Next Generation Computer-Assisted Thinking Tools for Plant Scientists. Start date: Dec. 1, 2005. Expires: Nov. 30, 2006. Expected total amount: $166,533. Principal investigator: Nina V. Fedoroff. Sponsor: Pennsylvania State University, University Park.

Proposal to create computational tools that will allow experimental biologists "to explore accumulated information about biological systems without precluding access to contradictory information," according to the grant abstract. The approach will store ingredients for model building at the evidence level and enable biologists "to continuously and actively participate in model-building through the familiar device of formulating and testing hypotheses." The tools will be integrated into the Arabidopsis Information Resource database (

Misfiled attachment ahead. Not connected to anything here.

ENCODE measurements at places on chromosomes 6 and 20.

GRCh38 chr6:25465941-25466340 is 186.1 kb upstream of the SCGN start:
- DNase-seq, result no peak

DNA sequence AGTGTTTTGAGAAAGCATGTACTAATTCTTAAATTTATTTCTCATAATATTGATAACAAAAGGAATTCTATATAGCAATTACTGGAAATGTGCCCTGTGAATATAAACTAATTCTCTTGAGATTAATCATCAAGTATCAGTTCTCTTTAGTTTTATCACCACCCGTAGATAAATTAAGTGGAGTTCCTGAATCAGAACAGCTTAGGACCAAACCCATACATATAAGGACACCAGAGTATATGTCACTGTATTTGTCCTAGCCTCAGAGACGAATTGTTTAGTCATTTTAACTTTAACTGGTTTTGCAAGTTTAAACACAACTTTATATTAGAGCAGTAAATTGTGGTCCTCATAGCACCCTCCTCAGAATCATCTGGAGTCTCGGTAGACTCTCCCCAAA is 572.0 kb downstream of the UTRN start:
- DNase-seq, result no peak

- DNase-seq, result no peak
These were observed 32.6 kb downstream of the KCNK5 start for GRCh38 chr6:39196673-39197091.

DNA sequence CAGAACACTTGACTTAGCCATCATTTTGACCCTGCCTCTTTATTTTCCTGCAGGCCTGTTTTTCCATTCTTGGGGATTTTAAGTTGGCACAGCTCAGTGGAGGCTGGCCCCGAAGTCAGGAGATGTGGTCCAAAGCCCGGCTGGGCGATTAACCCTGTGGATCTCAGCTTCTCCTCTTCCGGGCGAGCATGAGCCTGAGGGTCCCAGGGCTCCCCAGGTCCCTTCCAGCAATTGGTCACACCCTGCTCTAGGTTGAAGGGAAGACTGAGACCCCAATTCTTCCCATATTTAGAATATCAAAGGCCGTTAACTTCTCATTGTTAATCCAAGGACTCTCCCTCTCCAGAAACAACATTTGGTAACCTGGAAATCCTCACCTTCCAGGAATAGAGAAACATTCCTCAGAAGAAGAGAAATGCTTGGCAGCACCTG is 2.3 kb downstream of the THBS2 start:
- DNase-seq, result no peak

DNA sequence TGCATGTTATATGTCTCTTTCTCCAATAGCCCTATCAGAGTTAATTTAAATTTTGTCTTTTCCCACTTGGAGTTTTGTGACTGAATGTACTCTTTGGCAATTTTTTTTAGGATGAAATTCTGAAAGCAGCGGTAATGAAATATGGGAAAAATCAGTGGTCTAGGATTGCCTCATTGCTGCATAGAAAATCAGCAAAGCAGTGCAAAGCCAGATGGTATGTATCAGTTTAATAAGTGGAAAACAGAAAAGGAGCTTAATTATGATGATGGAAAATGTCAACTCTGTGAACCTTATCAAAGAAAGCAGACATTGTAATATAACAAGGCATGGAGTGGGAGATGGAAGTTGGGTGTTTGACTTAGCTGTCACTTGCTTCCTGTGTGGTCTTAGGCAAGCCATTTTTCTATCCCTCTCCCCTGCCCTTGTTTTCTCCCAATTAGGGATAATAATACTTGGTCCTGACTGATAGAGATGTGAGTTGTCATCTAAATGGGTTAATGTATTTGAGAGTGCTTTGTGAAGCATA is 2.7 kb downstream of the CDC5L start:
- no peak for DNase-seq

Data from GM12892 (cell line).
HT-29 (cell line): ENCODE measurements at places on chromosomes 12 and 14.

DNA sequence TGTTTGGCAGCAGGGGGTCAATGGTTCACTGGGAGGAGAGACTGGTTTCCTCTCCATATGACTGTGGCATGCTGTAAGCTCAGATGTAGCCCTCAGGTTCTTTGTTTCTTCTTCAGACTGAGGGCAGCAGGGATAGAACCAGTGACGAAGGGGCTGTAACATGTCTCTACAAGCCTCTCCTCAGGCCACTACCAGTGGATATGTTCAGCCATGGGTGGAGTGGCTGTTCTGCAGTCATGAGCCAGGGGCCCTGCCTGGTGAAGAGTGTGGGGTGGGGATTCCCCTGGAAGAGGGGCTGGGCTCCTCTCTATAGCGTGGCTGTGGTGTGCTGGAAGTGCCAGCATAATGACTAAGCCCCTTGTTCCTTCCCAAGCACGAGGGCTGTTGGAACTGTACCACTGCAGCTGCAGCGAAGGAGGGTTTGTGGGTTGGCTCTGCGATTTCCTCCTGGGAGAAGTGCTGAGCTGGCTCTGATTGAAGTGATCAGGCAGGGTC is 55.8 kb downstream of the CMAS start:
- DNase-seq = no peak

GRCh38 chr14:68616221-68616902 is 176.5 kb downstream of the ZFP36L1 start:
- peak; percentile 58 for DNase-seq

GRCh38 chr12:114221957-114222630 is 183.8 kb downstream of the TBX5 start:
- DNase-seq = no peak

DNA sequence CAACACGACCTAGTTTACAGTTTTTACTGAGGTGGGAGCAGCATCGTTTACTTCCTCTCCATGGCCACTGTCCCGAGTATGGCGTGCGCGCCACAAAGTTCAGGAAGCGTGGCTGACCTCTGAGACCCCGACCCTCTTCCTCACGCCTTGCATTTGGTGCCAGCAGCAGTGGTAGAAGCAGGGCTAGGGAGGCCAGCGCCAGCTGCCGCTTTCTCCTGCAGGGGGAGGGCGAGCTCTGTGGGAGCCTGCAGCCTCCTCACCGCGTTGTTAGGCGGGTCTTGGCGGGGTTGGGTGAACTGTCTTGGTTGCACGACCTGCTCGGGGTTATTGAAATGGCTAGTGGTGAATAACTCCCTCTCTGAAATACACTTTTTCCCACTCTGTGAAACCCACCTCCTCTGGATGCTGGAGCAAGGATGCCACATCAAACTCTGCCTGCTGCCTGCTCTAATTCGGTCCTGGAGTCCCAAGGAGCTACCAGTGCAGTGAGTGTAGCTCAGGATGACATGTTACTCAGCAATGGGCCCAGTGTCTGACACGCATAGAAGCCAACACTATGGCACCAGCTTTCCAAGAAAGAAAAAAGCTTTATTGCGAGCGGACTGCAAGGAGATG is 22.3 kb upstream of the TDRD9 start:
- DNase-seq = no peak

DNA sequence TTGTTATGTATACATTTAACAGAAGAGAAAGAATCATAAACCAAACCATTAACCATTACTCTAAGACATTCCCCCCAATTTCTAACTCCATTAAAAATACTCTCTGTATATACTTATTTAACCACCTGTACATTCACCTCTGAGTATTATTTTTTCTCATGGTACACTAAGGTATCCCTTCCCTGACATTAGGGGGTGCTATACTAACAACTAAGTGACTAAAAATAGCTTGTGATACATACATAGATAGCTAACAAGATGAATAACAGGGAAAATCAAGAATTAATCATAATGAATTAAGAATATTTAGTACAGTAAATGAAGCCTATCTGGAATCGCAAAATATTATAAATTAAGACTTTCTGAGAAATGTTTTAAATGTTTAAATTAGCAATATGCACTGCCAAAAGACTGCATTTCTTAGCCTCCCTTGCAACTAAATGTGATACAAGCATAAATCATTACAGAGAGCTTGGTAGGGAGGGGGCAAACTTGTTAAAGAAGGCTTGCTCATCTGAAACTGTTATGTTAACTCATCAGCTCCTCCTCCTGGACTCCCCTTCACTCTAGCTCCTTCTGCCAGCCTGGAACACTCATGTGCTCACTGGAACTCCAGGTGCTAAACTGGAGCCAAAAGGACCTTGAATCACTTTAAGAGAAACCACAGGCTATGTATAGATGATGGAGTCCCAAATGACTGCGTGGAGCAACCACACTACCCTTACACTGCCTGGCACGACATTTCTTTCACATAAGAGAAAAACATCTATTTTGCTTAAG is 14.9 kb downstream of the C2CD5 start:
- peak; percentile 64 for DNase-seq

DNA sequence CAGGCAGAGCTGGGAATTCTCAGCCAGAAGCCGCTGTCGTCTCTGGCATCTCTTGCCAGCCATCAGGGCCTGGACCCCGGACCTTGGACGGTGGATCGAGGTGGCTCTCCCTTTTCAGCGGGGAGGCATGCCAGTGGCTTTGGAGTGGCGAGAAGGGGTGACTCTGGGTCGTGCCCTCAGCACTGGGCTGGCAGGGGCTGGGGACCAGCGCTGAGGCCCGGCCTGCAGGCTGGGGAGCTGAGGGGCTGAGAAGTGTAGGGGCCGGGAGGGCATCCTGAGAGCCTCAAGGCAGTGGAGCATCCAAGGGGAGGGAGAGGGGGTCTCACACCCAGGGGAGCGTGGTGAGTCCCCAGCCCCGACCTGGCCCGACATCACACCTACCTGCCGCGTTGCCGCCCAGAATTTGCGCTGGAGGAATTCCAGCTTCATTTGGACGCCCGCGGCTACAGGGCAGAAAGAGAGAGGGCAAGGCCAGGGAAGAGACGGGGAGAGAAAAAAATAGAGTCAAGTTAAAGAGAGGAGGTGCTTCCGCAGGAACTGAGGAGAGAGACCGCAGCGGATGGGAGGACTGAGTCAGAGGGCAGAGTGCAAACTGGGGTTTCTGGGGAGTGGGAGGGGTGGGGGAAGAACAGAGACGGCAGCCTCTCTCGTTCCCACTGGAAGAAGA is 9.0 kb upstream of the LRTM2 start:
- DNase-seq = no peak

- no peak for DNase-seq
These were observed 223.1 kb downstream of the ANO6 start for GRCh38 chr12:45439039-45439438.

An Investigation of Biomolecular Graphs. Start date: Dec. 15, 2005. Expires: Nov. 30, 2006. Expected total amount: $100.000. Principal investigator: Debra Knisley. Sponsor: East Tennessee State University.

Proposal to develop graphical models of biomolecules, including both nucleic acids and proteins. Primary areas of focus include secondary and tertiary RNA structures, nucleotide excision repair, and tertiary protein structures and protein folding.

Reconstruction and Annotation of Transcribed Sequences in Plants. Start date: April 1, 2005. Expires: June 30, 2006. Expected total amount: $622,025. Principal investigator: John Quackenbush. Sponsor: Dana-Farber Cancer Institute

Grant supports expansion and continued development of the TIGR Plant Gene Indices (, including the development of a plant version of the Resourcer tool.